What do you like most about working where you do?
I’m currently working in Bogota, Colombia, and I love it here. The change in scenery from London has been really refreshing for me and there are many subtle differences such as the music and approaches to art making- which I feel is a very authentic and material-based culture. Whilst being here I have tried to engage as much as possible with local artists and art forms and so at the moment I am currently exploring natural pigmentation techniques and will soon be visiting a region in the Amazon to work with several of the indigenous communities and learn their plant dye and pigment extraction techniques. I’ve also been absorbed by the sheer amount of tropical vegetation in the country and the landscapes even just a couple of hours drive outside of the city. I can see the Andes mountains from my studio window and as it’s on the equator the sunlight is consistent all year round.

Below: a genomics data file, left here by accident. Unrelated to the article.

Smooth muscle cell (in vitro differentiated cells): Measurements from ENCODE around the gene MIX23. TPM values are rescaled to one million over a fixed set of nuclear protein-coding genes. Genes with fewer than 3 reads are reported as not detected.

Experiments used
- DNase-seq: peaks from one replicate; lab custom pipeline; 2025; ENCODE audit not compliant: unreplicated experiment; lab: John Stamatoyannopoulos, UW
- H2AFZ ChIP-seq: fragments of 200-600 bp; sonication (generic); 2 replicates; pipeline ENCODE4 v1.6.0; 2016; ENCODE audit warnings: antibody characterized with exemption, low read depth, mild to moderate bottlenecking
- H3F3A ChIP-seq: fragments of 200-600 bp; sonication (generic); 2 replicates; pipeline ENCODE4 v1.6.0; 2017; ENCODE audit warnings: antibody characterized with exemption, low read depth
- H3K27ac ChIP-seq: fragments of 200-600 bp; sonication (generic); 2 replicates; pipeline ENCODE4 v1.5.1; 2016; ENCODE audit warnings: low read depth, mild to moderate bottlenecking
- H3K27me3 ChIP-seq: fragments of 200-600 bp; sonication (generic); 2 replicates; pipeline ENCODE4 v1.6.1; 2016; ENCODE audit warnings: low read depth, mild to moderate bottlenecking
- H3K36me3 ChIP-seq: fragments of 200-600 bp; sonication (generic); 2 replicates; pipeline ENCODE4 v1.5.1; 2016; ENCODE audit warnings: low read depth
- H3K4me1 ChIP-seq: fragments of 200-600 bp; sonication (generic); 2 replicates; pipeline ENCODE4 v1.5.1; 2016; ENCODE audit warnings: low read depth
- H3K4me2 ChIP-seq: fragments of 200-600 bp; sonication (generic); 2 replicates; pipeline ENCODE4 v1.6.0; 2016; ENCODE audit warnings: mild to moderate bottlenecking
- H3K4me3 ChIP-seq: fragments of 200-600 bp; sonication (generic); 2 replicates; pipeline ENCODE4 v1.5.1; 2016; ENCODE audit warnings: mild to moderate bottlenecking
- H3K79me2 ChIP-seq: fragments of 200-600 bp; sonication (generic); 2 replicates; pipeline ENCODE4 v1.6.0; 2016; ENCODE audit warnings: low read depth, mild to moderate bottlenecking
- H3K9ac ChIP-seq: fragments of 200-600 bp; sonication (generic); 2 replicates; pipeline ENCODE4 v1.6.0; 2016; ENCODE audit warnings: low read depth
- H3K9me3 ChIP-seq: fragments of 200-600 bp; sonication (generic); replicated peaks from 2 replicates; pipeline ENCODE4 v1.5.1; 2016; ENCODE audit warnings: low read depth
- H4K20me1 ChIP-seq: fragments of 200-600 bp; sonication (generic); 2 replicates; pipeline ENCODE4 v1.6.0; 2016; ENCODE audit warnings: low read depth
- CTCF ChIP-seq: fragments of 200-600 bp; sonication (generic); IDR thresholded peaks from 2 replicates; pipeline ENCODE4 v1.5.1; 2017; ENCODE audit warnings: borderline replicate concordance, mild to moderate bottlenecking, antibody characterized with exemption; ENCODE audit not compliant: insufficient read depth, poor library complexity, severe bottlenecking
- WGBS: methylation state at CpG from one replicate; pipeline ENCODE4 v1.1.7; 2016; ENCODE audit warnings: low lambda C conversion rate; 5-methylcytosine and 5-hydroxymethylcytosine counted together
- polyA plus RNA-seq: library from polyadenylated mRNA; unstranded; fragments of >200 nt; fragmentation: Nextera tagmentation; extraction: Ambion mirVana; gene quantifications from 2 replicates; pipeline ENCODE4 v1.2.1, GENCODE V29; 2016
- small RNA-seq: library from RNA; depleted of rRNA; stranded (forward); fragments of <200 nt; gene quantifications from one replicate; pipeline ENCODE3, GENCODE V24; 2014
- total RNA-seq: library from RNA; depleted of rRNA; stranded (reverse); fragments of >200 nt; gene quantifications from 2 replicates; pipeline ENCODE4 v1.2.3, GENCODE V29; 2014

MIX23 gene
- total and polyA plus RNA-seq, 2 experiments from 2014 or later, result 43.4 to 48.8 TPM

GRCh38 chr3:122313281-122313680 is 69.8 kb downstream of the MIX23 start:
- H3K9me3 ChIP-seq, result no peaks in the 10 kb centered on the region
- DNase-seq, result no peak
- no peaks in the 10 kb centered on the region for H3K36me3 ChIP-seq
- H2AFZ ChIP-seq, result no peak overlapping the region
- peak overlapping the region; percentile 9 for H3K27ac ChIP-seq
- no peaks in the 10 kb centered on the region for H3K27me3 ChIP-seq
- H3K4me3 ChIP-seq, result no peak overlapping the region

What ideas are you exploring in your practice?
I have always been fascinated by the notion of the exotic, as in that which we cannot fully reach and so fetishise from a distance. I wanted to engage with my own tendency to do this as well as art historical canons such as that of Impressionism and Fauvism. I have particularly been looking at the self-mythologising of artists such as Henri Rousseau and Paul Gauguin, both for their depictions of the exotic Other and for their personal biases in doing so from the Eurocentric perspective.